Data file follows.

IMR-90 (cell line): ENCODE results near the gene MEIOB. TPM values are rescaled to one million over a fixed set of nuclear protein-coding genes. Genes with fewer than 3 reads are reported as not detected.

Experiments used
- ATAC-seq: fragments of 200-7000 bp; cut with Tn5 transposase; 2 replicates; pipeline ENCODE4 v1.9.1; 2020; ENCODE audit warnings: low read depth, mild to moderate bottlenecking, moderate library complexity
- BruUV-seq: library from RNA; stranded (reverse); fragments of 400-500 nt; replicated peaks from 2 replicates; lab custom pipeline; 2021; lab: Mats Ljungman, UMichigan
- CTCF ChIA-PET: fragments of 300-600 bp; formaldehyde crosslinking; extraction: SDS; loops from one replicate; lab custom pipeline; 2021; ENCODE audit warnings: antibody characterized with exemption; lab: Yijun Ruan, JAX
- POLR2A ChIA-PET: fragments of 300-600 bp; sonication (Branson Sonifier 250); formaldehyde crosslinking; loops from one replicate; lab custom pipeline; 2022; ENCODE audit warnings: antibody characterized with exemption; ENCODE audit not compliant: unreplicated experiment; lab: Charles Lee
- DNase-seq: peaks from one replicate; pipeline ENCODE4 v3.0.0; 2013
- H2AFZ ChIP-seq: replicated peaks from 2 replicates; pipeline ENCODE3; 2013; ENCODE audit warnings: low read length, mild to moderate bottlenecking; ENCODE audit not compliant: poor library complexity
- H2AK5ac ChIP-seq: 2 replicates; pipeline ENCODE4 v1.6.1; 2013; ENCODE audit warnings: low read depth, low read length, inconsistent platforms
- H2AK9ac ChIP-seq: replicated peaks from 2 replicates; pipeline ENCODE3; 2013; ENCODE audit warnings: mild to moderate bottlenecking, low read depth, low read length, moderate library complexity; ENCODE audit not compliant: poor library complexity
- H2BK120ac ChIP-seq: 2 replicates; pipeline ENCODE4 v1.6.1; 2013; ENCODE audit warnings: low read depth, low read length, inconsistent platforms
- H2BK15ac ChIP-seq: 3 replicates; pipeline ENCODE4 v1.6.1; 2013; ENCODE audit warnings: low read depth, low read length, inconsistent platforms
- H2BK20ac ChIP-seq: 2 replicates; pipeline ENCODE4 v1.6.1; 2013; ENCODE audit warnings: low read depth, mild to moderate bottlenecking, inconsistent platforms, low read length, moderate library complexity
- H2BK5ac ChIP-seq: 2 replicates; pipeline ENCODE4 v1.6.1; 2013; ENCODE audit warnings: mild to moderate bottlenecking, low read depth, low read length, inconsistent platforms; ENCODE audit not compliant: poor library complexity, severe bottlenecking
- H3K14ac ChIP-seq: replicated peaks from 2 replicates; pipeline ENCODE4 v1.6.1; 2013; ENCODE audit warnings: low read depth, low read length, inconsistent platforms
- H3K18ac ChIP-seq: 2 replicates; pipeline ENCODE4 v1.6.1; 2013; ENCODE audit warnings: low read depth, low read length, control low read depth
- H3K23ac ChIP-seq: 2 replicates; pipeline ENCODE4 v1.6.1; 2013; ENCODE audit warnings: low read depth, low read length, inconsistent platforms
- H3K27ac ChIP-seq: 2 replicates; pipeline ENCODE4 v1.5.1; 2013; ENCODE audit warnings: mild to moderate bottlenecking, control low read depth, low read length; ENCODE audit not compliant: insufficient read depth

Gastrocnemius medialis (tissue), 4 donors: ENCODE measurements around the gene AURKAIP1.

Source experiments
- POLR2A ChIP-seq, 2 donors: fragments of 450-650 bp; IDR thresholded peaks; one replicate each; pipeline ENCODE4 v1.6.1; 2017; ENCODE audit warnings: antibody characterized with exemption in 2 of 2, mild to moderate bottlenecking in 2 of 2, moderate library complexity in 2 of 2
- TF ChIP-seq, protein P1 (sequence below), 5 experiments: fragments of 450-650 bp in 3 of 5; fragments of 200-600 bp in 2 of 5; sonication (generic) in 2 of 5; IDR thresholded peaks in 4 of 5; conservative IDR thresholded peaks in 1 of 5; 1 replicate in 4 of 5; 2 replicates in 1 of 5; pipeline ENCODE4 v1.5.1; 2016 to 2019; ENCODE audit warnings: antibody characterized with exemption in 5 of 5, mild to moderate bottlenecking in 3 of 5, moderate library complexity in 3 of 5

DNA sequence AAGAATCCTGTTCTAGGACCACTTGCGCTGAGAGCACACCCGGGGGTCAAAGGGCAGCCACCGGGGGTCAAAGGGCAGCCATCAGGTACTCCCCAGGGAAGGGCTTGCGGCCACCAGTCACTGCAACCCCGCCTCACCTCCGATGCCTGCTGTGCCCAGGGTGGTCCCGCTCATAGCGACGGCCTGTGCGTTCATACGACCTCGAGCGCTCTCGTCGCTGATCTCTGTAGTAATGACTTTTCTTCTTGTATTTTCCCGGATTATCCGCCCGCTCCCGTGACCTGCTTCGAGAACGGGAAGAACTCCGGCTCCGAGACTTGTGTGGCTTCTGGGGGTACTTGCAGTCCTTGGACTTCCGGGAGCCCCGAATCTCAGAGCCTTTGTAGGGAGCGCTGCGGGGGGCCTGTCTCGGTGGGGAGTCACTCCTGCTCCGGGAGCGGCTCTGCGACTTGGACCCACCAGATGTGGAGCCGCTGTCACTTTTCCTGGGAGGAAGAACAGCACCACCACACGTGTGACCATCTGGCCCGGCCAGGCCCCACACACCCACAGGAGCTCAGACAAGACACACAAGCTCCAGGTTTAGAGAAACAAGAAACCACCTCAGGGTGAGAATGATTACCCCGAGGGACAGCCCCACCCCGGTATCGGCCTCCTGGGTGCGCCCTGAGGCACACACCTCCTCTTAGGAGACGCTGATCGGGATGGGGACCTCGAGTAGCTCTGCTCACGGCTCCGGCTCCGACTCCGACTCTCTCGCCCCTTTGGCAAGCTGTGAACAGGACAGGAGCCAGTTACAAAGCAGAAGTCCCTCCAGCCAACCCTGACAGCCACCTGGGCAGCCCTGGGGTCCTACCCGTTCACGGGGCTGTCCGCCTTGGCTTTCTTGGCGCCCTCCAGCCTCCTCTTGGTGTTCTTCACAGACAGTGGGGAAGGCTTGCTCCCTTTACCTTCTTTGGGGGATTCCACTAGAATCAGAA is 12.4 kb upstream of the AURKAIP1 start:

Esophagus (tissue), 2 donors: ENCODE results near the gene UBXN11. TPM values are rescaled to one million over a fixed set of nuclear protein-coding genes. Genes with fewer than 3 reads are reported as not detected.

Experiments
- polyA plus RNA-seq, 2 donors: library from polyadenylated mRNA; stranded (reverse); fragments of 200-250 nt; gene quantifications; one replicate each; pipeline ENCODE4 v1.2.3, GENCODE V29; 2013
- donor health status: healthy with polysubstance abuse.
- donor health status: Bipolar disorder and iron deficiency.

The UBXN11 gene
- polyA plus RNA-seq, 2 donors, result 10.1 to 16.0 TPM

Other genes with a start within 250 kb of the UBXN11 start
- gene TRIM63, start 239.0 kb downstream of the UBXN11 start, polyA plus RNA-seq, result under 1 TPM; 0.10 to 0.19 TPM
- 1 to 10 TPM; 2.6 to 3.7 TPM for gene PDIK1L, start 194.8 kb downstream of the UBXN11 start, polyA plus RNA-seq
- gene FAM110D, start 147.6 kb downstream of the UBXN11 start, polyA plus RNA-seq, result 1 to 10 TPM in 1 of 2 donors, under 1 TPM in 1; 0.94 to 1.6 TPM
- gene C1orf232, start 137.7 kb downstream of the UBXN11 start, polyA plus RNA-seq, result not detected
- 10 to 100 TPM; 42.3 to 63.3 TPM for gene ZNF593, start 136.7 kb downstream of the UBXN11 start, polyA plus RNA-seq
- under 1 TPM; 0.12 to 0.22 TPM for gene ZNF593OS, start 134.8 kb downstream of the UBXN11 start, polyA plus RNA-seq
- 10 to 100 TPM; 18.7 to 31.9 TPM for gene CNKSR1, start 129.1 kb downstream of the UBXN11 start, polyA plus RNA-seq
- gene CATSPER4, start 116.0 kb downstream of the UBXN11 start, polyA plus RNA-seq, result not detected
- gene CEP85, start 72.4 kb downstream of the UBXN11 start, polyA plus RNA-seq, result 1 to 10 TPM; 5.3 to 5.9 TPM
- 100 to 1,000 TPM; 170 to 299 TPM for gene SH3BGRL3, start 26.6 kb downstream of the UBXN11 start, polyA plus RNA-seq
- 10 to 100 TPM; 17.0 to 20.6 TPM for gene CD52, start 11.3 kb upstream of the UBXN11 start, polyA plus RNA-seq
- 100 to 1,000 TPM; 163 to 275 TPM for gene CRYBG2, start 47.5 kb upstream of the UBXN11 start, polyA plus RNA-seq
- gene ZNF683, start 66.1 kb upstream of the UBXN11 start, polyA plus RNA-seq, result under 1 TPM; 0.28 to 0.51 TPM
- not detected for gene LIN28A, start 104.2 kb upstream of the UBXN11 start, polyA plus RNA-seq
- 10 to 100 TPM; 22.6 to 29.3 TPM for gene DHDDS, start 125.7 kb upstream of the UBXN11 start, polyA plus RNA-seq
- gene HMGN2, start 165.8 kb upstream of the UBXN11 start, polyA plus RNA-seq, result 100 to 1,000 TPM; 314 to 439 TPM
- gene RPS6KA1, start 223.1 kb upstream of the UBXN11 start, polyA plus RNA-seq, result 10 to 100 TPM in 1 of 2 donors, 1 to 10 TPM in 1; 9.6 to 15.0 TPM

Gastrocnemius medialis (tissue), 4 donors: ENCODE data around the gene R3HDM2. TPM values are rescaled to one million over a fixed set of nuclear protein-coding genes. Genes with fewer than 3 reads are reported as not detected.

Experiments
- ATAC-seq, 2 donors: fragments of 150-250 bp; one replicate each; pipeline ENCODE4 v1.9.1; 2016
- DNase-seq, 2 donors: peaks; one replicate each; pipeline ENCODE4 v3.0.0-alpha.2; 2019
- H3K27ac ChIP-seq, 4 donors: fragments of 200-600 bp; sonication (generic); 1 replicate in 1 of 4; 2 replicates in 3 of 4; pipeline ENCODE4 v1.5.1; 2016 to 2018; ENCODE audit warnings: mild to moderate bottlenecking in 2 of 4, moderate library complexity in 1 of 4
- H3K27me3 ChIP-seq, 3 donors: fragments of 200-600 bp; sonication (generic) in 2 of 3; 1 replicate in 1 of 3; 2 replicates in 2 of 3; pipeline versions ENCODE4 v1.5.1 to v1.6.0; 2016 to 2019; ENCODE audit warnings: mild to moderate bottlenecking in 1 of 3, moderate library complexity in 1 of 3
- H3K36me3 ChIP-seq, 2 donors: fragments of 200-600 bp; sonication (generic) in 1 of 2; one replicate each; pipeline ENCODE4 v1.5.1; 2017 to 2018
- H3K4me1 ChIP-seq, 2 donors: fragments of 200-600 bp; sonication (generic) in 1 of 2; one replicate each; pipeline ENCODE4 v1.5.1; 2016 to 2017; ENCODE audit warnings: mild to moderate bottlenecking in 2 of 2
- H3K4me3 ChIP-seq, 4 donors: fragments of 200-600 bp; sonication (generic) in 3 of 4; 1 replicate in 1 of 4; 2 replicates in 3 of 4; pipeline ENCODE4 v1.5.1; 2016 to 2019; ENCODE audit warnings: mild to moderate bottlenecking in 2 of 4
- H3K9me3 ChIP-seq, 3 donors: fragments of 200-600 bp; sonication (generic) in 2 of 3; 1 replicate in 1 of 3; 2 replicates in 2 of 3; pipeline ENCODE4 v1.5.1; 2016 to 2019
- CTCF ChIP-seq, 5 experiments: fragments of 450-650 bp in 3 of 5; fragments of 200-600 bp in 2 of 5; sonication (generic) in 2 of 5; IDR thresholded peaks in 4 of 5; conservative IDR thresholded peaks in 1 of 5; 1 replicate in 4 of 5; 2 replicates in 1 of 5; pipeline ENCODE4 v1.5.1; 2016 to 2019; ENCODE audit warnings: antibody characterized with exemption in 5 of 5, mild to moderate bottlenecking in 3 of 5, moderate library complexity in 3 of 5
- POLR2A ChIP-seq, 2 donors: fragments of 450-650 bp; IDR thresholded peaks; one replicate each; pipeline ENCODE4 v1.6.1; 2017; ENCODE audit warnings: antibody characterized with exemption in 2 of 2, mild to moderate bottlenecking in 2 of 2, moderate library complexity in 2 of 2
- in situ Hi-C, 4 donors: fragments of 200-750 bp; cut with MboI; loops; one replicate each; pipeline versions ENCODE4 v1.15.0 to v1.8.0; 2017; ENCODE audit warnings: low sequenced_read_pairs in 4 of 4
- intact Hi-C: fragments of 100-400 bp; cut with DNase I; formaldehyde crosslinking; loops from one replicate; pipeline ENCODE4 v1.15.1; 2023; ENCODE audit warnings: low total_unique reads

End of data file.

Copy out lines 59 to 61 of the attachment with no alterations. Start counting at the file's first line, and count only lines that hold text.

- CTCF ChIP-seq, 5 experiments: fragments of 450-650 bp in 3 of 5; fragments of 200-600 bp in 2 of 5; sonication (generic) in 2 of 5; IDR thresholded peaks in 4 of 5; conservative IDR thresholded peaks in 1 of 5; 1 replicate in 4 of 5; 2 replicates in 1 of 5; pipeline ENCODE4 v1.5.1; 2016 to 2019; ENCODE audit warnings: antibody characterized with exemption in 5 of 5, mild to moderate bottlenecking in 3 of 5, moderate library complexity in 3 of 5
- POLR2A ChIP-seq, 2 donors: fragments of 450-650 bp; IDR thresholded peaks; one replicate each; pipeline ENCODE4 v1.6.1; 2017; ENCODE audit warnings: antibody characterized with exemption in 2 of 2, mild to moderate bottlenecking in 2 of 2, moderate library complexity in 2 of 2
- in situ Hi-C, 4 donors: fragments of 200-750 bp; cut with MboI; loops; one replicate each; pipeline versions ENCODE4 v1.15.0 to v1.8.0; 2017; ENCODE audit warnings: low sequenced_read_pairs in 4 of 4